Is the War of the Woods Over?
By Bill Tice
Do we finally have peace in Canada’s forests between the environmental groups and the industry’s big players? If you read the “official” press release issued in mid-May by nine prominent environmental organizations and the Forest Products Association of Canada (FPAC) on behalf of its 21 member companies, you might think so.
By Bill Tice
The press release touts the news as the “world’s largest conservation agreement” and talks of “the Canadian Boreal Forest Agreement” and “how it will apply to 72 million hectares of public forests licensed to FPAC members.” It tells how the agreement, when fully implemented, “will conserve significant areas of Canada’s vast Boreal Forest, protect threatened woodland caribou and provide a competitive market edge for participating companies.”
But isn’t this what we, as an industry, including many FPAC members, have been doing in one form or another for some time? Maybe it hasn’t been as a group effort, but just take a look at the sustainability and environmental reports issued by some of the major companies that date back not just years, but decades. In these reports, you will find that many of the large companies have had wildlife biologists on staff since the 1980s, or earlier. Some have set aside or deferred harvesting for caribou protection and other wildlife values going back to the 1980s. And almost all of them have been doing all of the right things to obtain forest certification status under programs administered by the Forest Stewardship Council (FSC), Sustainable Forestry Initiative (SFI) or the Canadian Standards Association (CSA) since certification became an all important marketing requirement back in the 1990s. That was when the giant U.K. home improvement chain B&Q told its forest products vendors that all wood products being sold in its stores had to be FSC certified or they wouldn’t get through the doors. All of these measures weren’t good enough for the environmental groups in the past, but all of a sudden, now that we have an “agreement” in place, everyone is on the same page.
Don’t get me wrong here. I’m not saying the Canadian Boreal Forest Agreement is a negative thing. I’m just questioning how two sides that were so far apart and had so much mistrust between them can make happy and satisfied bed partners. I also have to wonder just how long the peace will last? On the industry side, FPAC’s website presents mainly factual information without a great deal of hype. If you go to the websites of some of FPAC’s biggest member companies, you won’t find any mention of the agreement. However, if you log on to the websites of some of the environmental groups that are listed as participants in the agreement, it seems like a contest to see who can have the best bragging rights for making this happen.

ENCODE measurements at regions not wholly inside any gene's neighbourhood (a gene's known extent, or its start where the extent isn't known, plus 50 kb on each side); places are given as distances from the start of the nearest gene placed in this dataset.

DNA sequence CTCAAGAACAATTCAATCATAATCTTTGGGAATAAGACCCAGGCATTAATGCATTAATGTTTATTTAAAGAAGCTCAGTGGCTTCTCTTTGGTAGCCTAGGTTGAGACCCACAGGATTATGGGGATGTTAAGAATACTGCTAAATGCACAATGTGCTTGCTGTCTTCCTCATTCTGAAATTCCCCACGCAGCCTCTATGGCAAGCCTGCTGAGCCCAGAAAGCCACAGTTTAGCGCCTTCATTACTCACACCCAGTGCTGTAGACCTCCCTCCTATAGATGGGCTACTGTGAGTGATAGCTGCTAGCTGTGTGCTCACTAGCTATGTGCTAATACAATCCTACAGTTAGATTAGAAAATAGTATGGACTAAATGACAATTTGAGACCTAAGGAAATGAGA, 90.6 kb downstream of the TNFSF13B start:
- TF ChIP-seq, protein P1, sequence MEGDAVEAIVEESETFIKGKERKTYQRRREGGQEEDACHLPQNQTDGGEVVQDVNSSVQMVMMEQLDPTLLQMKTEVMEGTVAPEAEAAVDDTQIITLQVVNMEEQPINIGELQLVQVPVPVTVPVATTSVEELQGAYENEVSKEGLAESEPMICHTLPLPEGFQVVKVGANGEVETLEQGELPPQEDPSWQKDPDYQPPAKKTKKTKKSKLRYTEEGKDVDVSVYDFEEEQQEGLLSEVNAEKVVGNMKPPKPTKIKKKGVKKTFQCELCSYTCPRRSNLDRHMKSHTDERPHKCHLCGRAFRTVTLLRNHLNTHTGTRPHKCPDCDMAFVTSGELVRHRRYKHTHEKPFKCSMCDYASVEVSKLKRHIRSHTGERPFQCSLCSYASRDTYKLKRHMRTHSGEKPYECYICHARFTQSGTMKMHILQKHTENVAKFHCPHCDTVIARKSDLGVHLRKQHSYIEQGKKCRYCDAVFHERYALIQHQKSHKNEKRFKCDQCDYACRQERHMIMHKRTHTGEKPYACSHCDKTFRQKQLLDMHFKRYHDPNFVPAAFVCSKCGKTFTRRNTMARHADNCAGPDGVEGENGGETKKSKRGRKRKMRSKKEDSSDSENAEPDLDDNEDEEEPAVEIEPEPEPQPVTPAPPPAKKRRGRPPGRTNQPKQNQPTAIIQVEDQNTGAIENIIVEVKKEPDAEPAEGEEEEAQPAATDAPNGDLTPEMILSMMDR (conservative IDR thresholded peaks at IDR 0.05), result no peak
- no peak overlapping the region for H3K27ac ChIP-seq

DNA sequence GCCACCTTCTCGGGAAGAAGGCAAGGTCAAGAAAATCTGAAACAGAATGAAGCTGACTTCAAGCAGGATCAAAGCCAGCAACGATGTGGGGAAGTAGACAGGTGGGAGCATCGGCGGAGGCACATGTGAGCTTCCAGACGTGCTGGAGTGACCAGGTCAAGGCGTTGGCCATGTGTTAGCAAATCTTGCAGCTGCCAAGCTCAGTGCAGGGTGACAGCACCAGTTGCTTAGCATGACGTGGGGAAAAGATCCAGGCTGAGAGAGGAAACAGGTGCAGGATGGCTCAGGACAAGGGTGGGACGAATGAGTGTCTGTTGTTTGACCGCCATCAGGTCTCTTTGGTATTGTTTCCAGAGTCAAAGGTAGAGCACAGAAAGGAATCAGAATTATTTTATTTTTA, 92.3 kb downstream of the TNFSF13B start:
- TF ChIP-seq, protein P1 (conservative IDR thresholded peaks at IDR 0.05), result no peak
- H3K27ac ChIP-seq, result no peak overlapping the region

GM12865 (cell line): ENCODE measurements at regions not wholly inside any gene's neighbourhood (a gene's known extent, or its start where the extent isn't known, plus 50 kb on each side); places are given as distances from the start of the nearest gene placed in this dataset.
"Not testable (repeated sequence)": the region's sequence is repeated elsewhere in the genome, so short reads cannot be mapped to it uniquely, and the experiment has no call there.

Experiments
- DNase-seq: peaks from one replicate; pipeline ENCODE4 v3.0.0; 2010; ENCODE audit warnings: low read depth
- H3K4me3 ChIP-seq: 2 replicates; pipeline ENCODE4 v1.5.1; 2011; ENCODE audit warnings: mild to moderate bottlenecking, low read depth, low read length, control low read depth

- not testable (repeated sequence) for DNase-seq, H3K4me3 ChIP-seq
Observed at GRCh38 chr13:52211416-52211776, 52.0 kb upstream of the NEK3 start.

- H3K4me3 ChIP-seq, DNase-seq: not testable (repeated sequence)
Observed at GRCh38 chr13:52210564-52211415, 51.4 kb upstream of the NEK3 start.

Greenpeace – “To end destructive practices, Greenpeace has played a leading role in the development of the historic Canadian Boreal Forest Agreement.”
ForestEthics – “ForestEthics’ unique ability to turn our corporate adversaries into allies has helped us secure agreements to protect more than 65 million acres of forest land, including the Great Bear Rainforest, the Inland Temperate Rainforest, Chile’s Native Forests and Canada’s Boreal Forest.”
Canadian Parks and Wilderness Society – “Following two years of negotiations, CPAWS and sister conservation organisations have reached an historic agreement with the Forest Products Association of Canada (FPAC). CPAWS played a leadership role in achieving this agreement.”
Regardless of which environmental group gets the most credit for spearheading this initiative, I have to ask, how long will it be before they come back for more? Supposedly, the agreement calls for a three-year truce between the signatories, but does this protect FPAC members from new environmental non government organizations (ENGOs) that may spring up, and how about attacks on companies that are not FPAC members? Are they being left out in the cold even if they have sound environmental policies, and will the ENGOs simply move their sights to these companies?
Already, ForestEthics is asking the public to “take action” and be a “Boreal watchdog.” On the front page of their website, you will find a link allowing you to sign up for this task. When you click on the link, ForestEthics asks, “will you sign up to become a Boreal Watchdog and let leaders of the Canadian forestry industry know the world is watching this agreement?” This begs the question of where’s the trust and what’s next?
So yes, we have a truce for now and FPAC has to be commended for spending the last three years putting representatives from its member companies in the same room as the environmentalists. And the good news is that if all goes well, at least FPAC members will be able to focus on rebuilding markets over the next three years instead of fighting economic blackmail where the ENGOs threaten wood products (solid wood and pulp and paper) customers with protests outside of their stores and plants. But will it last? That’s a question that will only be answered over time, but with the level of distrust between these former adversaries, it’s probably a topic of discussion that has already been quietly raised in the boardrooms of the environmental groups and the forest industry companies.
Bill Tice, Editor,